by Ken Poyner

Hands that could palm a basketball.
A chest you could smash rock against.
Arms thick as bridge cables. Legs
Like the trees grandfather remembers
As bigger in his youth then ever
They could be in ours. A soul
Out of joint with the body.
He smiles, and it is the beer,
A day’s wages downed in huge
Gasps, half substance, half air,
Foam in his mustache, beer
Across his shirt in streamers. He
Is thinking More, always More.
With the flat of his hand on the bar
He turns his immense presence
Into the patrons and even in this
Dimwitted neighborhood he knows
You have to work with what you have,
Find your talent, exercise
Your own unique gravity, give back
To the world that made you.


About the Author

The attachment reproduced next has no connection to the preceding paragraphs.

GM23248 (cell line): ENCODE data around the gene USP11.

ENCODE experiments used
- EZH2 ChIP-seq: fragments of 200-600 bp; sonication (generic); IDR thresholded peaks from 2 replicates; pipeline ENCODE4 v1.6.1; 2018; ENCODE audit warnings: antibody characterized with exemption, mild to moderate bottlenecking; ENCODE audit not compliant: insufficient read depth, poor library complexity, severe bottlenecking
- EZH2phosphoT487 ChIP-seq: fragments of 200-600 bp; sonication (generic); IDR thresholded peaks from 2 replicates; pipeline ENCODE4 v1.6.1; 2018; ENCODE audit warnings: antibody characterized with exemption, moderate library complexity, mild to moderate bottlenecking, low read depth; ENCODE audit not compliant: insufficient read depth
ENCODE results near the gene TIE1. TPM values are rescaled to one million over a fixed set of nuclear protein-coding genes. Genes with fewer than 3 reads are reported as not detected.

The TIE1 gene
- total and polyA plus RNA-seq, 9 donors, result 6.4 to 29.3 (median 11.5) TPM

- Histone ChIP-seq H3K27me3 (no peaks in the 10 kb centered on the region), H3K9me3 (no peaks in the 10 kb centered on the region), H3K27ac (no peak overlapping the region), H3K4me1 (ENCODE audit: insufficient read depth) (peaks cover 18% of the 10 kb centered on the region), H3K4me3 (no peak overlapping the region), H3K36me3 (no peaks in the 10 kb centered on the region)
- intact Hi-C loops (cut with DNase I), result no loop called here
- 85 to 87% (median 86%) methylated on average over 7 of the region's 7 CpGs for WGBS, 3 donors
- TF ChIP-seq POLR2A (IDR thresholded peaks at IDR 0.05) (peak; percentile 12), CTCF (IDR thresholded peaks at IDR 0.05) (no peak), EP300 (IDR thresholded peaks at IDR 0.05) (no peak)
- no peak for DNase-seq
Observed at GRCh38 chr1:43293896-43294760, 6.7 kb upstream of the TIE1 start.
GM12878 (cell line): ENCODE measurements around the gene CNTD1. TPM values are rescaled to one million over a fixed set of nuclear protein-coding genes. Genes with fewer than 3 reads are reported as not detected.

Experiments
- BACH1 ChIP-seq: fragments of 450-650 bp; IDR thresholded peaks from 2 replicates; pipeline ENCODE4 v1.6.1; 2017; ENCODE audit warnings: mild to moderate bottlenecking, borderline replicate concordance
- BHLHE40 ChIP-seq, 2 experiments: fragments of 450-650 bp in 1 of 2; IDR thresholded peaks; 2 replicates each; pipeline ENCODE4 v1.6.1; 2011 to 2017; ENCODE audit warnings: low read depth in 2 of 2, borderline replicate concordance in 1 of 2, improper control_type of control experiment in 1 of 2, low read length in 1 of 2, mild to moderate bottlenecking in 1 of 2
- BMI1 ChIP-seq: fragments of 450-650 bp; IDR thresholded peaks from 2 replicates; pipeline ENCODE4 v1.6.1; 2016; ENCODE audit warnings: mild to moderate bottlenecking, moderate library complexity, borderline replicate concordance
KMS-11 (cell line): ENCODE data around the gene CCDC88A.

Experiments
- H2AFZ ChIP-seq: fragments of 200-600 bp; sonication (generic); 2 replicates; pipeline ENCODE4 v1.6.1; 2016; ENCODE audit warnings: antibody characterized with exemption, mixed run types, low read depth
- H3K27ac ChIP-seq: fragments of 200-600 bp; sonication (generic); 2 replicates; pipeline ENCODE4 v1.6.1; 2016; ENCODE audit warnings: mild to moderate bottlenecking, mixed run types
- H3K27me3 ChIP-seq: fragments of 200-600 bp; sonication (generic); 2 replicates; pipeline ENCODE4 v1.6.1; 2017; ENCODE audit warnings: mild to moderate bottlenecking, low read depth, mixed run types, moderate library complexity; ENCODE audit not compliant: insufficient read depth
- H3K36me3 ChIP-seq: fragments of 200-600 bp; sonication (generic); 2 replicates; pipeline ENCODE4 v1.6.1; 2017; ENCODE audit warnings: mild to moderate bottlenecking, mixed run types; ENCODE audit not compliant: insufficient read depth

Ken Poyner’s – “The Drunkard Tries to Fight” – work has lately been seen in Analog, Café Irreal, The Journal of Microliterature, Blue Collar Review, and many wonderful places. His latest book of bizarre short fiction, Constant Animals, is available from his website,, and from He is married to Karen Poyner, one of the world’s premier power lifters and holder of more than a dozen current world power lifting records. They are the parents of four rescue cats and two senseless fish.

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